Posts Tagged ‘footmassage’

by Guest Blogger Rose Caillier, DPM

Occasional swollen feet and ankles are quite common and often do not pose much concern.   Whether it is due to a strenuous exercise or a long day of shopping, increased daily activities on the feet can lead to accumulation of fluid called edema.   Normally, blood flow along with muscle contraction pushes blood in one direction from our feet back to the heart.  But when valves in the veins do not work properly, fluid can back up and pool around the feet and ankles.

Swelling in the feet and ankles is also a common finding in pregnancy.  Increase in blood volume along with a growing fetus puts pressure on the veins causing fluid to be pushed out into the surrounding tissues.

Here are some things a person can do to help reduce swelling in the feet and ankles. 

Move the Feet.  Standing and sitting for long periods of time (like during airplane flights and car rides) does not allow the muscles to actively pump blood in the veins.  Stretch the legs, take walks down the aisle, or flex the feet up and down several times to keep moving.  A simple exercise is to trace the alphabet in the air with the feet.

Elevate the Legs.  When sitting, the feet should be propped up on a chair or stool.  Allowing the legs to hang down allows gravity to further collect fluid around the feet and ankles.  While lying down, a pillow placed under the heels or legs can keep the feet elevated.

Apply Compression.  Support stockings found at most drug stores help control swelling.  If they are not worn to sleep with, they should be applied first thing in the morning even before getting out of bed.

Get a Massage.  A Foot massage can be soothing and helpful.   Just a 5-10 minute foot massage per day can help stimulate circulation.

Consult a Doctor.  Feet that stay swollen can be a sign of serious medical conditions like heart, kidney, or liver failure.  Other causes of swollen feet and ankles include: being overweight, increased age, infection, sprain/strain or fracture, a blood clot in the leg, and side-effects of certain medications.  The doctor may even prescribe medications to help the body eliminate excess fluid and recommend a diet low in sodium.

Since a swollen foot can be a symptom of an underlying problem, it is wise to determine its cause particularly if there is pain or other areas of the body swells.  People who have loss of feeling in the feet, like a person with diabetic neuropathy, should seek medical attention right away if swelling occurs.   Otherwise, keeping an active lifestyle with regular exercise and proper nutrition will help maintain good circulation.


Rose Caillier, DPM, is a board certified podiatrist who has written for Podiatry Management magazine, is a contributing writer for The National Podiatric Medical Association’s newsletter Footnotes, and maintains her own blog at www.FootScribe.com. You can connect with Rose on Twitter; her handle is @FootScribe.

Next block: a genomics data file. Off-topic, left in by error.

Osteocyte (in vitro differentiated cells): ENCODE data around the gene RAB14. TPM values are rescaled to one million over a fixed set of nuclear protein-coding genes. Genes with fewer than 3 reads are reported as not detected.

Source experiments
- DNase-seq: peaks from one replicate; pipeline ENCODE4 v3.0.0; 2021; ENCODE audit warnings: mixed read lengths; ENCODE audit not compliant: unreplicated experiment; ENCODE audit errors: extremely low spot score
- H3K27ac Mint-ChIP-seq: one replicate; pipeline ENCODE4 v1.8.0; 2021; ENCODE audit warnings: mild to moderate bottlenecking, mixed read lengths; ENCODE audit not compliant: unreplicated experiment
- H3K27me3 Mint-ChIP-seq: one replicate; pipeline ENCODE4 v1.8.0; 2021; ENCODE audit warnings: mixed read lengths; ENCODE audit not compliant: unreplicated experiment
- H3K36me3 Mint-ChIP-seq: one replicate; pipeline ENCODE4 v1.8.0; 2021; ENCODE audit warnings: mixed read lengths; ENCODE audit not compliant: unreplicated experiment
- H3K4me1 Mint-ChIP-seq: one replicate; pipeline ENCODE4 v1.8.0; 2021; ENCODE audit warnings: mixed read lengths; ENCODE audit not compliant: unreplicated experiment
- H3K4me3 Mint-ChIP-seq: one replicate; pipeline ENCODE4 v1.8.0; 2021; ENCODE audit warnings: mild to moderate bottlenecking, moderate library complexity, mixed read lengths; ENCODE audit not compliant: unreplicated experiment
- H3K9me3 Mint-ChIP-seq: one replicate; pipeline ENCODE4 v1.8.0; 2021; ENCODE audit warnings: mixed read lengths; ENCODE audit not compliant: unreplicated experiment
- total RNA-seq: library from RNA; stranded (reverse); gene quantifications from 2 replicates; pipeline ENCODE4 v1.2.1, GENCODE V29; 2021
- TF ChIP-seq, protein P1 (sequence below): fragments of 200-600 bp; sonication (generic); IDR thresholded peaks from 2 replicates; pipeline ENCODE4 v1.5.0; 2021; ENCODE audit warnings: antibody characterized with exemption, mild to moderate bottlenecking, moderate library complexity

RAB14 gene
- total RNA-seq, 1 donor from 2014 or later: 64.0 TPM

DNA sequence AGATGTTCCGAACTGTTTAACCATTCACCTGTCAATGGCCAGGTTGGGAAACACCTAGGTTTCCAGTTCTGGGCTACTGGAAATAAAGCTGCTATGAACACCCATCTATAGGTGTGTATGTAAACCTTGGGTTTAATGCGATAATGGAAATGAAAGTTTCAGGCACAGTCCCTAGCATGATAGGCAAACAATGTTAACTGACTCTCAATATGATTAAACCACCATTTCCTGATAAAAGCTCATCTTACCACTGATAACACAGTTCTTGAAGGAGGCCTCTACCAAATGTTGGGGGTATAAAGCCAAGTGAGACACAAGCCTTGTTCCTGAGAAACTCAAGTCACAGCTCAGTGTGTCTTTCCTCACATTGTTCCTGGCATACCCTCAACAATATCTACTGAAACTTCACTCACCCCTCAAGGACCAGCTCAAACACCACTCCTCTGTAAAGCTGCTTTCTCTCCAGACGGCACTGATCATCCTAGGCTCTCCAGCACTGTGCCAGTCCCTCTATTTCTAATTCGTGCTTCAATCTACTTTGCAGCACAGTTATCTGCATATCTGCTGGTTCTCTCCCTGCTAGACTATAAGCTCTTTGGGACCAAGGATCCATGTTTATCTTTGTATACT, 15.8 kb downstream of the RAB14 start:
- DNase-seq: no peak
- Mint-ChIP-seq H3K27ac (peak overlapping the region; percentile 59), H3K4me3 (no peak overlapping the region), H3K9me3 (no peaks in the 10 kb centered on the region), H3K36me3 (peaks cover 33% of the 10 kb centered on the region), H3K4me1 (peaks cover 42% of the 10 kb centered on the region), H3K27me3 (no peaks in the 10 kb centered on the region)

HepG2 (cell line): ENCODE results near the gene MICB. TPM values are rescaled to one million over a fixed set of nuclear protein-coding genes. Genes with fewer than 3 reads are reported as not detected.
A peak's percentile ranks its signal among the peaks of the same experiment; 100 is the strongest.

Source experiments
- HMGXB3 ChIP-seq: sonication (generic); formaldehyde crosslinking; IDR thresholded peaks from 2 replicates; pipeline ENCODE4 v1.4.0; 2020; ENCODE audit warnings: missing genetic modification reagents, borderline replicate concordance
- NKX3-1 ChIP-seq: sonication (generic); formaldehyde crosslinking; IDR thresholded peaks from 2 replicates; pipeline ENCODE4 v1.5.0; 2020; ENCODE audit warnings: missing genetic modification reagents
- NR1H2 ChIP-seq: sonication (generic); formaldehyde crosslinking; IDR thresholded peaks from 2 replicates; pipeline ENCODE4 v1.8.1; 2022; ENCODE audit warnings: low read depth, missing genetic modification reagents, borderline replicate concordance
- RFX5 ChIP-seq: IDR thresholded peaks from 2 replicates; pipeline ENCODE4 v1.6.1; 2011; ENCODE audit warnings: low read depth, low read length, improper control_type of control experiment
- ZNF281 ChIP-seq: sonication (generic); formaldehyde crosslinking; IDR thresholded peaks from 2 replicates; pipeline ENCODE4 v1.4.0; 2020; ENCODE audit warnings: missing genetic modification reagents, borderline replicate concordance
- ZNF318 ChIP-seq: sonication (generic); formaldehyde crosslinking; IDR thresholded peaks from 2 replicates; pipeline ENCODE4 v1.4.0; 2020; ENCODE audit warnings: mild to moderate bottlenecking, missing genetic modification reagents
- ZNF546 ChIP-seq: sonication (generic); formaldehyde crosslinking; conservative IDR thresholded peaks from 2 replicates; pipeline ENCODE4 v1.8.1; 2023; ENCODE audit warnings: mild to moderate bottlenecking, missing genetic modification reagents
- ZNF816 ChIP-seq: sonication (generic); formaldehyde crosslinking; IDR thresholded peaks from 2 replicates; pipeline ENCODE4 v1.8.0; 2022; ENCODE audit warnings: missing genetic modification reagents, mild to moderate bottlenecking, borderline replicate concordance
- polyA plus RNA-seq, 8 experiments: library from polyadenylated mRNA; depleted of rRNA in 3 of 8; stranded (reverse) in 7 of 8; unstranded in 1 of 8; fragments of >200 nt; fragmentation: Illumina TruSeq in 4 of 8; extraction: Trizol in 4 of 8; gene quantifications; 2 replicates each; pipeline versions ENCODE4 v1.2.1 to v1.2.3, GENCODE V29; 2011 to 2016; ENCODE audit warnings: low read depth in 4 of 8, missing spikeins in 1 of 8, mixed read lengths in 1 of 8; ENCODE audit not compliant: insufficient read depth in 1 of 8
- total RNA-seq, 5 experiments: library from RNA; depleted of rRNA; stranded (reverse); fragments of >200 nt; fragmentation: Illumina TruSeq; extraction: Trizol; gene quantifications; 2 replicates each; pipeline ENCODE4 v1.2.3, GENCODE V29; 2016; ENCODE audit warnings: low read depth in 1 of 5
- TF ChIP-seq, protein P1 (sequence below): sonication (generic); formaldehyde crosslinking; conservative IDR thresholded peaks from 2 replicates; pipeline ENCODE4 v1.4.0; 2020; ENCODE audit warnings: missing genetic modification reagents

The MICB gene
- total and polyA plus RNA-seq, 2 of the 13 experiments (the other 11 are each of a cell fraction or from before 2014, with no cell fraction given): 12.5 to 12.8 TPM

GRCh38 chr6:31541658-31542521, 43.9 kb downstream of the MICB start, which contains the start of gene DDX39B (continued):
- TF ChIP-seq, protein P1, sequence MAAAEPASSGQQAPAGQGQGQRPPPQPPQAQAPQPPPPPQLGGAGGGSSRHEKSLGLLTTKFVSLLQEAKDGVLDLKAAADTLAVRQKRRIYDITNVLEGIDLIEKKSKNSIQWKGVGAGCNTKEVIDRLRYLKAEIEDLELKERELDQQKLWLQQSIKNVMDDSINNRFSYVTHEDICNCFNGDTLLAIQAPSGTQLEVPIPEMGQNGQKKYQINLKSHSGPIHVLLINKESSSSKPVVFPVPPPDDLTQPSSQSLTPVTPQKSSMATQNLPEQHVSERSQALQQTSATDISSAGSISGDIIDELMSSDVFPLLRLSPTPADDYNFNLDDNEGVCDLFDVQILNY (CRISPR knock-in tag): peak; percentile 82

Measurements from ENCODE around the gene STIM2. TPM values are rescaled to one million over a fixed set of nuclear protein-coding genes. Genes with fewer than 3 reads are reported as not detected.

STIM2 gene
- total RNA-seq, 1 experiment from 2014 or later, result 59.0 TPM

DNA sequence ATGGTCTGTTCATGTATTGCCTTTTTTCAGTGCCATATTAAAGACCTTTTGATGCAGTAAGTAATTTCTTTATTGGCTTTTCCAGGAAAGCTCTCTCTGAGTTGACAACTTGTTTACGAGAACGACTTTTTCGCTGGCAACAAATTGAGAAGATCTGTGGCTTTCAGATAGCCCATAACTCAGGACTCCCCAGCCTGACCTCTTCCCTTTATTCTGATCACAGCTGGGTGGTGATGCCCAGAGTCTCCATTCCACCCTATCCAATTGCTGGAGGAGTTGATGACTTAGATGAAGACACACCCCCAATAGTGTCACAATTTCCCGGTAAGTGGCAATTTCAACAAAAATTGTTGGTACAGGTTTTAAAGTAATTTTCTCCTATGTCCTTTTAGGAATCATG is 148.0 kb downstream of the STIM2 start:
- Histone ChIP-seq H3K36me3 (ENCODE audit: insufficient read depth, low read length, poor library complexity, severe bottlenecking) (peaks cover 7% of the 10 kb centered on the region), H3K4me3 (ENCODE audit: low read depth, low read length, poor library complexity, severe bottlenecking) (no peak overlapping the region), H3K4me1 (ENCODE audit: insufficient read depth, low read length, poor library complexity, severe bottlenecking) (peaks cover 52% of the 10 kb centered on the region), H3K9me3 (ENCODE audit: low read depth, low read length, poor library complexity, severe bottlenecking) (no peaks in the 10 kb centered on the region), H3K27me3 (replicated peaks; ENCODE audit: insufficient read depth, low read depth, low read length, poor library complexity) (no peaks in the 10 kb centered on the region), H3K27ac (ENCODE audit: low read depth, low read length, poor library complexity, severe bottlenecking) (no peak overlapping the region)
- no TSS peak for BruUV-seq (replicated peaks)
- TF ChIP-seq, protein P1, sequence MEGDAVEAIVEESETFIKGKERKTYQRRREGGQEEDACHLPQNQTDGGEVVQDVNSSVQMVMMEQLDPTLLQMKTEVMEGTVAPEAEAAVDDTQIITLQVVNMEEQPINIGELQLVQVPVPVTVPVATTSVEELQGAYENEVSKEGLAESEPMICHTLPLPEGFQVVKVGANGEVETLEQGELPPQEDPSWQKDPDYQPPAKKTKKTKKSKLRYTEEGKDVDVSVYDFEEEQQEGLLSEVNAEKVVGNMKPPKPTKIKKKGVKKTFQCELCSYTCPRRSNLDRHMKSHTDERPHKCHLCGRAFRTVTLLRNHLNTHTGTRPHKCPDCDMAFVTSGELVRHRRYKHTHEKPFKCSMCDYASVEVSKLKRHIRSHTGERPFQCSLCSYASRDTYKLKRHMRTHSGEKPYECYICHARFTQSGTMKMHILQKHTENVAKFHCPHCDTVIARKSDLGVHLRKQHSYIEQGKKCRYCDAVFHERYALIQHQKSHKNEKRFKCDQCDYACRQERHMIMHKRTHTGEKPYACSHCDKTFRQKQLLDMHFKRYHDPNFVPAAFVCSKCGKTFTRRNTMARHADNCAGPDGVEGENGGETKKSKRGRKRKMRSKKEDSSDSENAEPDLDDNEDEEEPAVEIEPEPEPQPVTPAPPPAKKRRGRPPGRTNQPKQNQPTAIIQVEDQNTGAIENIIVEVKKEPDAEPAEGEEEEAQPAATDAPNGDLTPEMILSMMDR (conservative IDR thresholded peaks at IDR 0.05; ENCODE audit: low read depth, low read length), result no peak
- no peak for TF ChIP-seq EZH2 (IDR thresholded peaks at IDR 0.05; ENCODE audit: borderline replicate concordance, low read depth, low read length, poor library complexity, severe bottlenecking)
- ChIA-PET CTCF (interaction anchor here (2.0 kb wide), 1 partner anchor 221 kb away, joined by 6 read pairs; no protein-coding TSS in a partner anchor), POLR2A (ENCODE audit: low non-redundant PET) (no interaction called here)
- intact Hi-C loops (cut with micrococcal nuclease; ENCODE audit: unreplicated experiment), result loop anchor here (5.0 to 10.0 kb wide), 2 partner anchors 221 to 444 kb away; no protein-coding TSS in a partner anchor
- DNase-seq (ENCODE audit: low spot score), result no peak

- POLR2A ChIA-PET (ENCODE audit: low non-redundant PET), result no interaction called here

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At the end of a long workday, it’s hard not to recognize the pressure we’ve put on our feet. You take off your shoes and discover red, swollen feet and toes. Kicking off your shoes isn’t reward enough for those tired and overworked tootsies. Try these 5 special feet treats, and we guarantee you’ll be walking on sunshine in no time.

1. Soak your feet in a warm bath of scented Epsom salts. A remedy for what ails you, Epsom Salts have long been revered as the do-it-yourself at-home treatment for aches and pains. I enjoy Dr. Teal’s. The salts will take away the sting and soothe your feet, while the scent: Lavender, Eucalyptus, Spearmint, Chamomile, relaxes your inner spirit.

2. Massage your feet. There are several different options for foot massage. First, you can give yourself a massage at home. Use a lotion that offers extra care for dry skin; I recommend Aveeno, because it’s gentle and effective. Put on socks afterwards for extra moisturizing benefits. It may make sense for you to buy a footbath, found at Target, Walmart or the always entertaining Brookstone. You should be able to locate a decent machine for less than $100. If you’ve really abused your feet, go the extra mile and visit a local spa. You can find 30 minute massages, like a Reflexology massage, for as low as $40 to $50 per hour.

3. Stretch. That’s right, a few simple stretches can put the pep right back in your step. Many physicians tout stretching as one of the most effective “treatments” for foot pain, including Plantar Fasciitis. You can use moves from your doctor, videos, books, or a personal trainer. I suggest employing some of the stretches from Yoga, which you can find online, via videos, or at your local yoga studio. While stretching, listen to soft music to relax your mind and body as you work out the kinks. Try and stretch several times a week to see immediate benefits.

4. Give yourself a foot checkup. Inspect your feet routinely so that you are aware of any changes in your feet. Simple, yet important.

5. Grooming matters. Trim (and file) your toenails, push down the cuticles, and moisturize the toenails and cuticles. Of course men and women can view the final step as optional: use a conditioning clear polish to paint your toenails for the finishing touch.

Do you treat your feet? If you have a special “treatment” that you use to offer comfort and relief to our feet, we’d love to hear about it. Feel free to share your stories. Who knows, you may offer the perfect solution, encouraging others to follow in your footsteps.

The American Diabetes Association offers great resources for further foot care.

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